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Deadly Secrets: China and HIV/AIDS

China's officials are now leading a more open campaign against infectious diseases. (2dogs/Flickr)

China's officials are now leading a more open campaign against infectious diseases. (2dogs/Flickr)

China, with its state-controlled media and strong government presence, has traditionally tried to keep news of a pandemic under wraps. An outbreak of an illness can weaken public confidence and scare away tourists, business travelers, and investors. But as China has discovered, this strategy in fact can help deadly diseases boil over and become epidemics.

The Chinese government’s slow and secretive response to a mysterious disease that appeared in 2003 damaged their credibility at home and abroad.

It was not even the first time that this strategy had backfired. Their unconcerned reaction to HIV/AIDS in the 1990s allowed the virus to spread throughout China. Recently, however, officials are applying what they learned from their mishandlings, and are leading a more open campaign against infectious diseases.

When HIV entered China in the late 1980s, officials refused to acknowledge that it was a threat. They insisted that China was immune to a disease that, they claimed, afflicted immoral societies. This initial denial led to deception as local and national officials began burying evidence that HIV/AIDS was a mounting problem.

In the early 1990s, a doctor named Wan Yanhai disclosed that government officials in Henan province had run illegal and unsafe blood-selling schemes. Thousands in Henan and possibly millions worldwide had received tainted blood and became infected with HIV. This proved what international experts had suspected: that HIV/AIDS was in China and that it was spreading. Even worse, the government seemed willing to sacrifice people’s lives rather than admit that they were wrong.

The Chinese government had a chance to handle things differently when a new and deadly respiratory disease suddenly appeared in China during the winter of 2003. The disease was eventually named Severe Acute Respiratory Syndrome, or “SARS” and it infected over 8,000 and killed 774 worldwide. SARS was easily transmissible and health care workers trying to treat patients were particularly susceptible. The dramatic appearance and rapid spread of SARS grabbed international headlines, even though it killed far fewer people that year than the common flu.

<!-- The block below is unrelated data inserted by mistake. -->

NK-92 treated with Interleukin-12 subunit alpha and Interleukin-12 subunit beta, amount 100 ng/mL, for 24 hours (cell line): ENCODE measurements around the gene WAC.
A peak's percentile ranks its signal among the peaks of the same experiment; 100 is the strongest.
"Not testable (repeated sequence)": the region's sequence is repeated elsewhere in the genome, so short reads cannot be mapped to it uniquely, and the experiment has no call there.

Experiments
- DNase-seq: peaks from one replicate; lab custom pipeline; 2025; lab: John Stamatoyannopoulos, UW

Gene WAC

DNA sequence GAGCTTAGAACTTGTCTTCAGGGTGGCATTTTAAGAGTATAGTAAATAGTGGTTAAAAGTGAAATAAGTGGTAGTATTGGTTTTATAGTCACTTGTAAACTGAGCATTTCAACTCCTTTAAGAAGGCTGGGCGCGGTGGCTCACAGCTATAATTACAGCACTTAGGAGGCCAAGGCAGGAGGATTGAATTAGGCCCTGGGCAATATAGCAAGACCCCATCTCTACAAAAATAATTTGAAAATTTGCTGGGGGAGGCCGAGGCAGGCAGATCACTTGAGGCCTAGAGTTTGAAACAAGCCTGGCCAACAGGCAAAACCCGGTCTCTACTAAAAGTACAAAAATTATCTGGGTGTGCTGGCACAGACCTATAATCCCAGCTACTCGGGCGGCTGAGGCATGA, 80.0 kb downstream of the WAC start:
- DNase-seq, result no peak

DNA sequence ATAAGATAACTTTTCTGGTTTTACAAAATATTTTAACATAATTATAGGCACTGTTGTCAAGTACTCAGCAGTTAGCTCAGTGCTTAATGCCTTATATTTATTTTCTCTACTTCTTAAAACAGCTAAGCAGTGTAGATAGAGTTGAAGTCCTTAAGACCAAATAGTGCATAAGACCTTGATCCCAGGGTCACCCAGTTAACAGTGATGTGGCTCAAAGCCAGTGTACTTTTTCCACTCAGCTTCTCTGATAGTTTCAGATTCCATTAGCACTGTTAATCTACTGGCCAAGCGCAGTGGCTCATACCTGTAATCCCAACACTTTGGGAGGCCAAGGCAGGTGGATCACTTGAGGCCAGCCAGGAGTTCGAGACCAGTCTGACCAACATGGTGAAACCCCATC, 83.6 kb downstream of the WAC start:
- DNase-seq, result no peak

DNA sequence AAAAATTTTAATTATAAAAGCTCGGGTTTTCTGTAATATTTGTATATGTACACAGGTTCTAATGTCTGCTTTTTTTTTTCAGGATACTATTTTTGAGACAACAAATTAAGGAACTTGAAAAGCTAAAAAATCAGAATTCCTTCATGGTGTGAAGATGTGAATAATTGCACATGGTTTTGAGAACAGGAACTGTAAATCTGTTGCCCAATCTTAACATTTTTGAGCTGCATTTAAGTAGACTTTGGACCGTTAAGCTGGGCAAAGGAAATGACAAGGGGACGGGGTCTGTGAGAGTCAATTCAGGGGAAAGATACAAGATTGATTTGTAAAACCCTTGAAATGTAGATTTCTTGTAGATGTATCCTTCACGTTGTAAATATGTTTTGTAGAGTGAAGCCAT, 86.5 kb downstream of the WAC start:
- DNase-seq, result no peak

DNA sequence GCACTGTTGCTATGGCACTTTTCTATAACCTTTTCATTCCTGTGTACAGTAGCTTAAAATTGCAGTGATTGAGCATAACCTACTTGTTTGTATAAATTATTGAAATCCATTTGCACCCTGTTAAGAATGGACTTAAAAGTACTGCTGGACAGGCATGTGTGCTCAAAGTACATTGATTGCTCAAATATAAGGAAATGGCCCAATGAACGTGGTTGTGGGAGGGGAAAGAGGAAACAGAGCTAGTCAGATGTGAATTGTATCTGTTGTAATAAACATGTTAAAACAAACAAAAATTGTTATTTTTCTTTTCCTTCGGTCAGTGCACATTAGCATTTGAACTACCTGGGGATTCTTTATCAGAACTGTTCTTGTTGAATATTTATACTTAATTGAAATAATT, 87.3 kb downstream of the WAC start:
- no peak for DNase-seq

In China, though, the state-controlled press barely mentioned the health emergency. When the government did begin to allow reports, they downplayed the number of infections. Dr. Jiang Yanyong exposed the cover-up, saying that his hospital in Beijing had more SARS patients than the government was reporting country-wide. In response to a public outcry, both the national Health Minister and Beijing mayor were fired and the government published daily tallies from that point on.

The damage, however, was already done. Mistrust of the news and the government led to panic as thousands tried to flee the capital. The government declared military-enforced quarantines of thousands in their homes or in hospitals. Travel in Asia plummeted and China’s economic growth was harmed. Meanwhile, by not allowing the World Health Organization officials to investigate the crisis in China for months, the Chinese government enabled the disease to become an international crisis.

SARS has since been declared “eradicated” and it appears that China’s government is mending both their credibility and their effectiveness in protecting their citizens’ health. China's new "Four Frees and One Care" program, announced in 2005, will improve education, reduce stigmas, and provide treatment for those living with HIV/AIDS. The government pledges to provide free voluntary counseling, testing, and antiretroviral drugs to pregnant women, rural residents, and the urban poor. They pledge also to give free schooling for children orphaned by AIDS, and economic assistance to people living with HIV/AIDS.

China has also been more frank about bird flu. The government recently admitted to covering up the first human death from bird flu in 2003. As of 2006, they are routinely disclosing outbreaks among poultry flocks and stepping up public education campaigns.

"SARS loosened them up," Eric Goosby, president of the Pangaea Global AIDS Foundation, (quoted in an article on the Kaiser Family Foundation website) has said, "They found they could reveal a vulnerability and not get criticized for it."

Author: Heather Clydesdale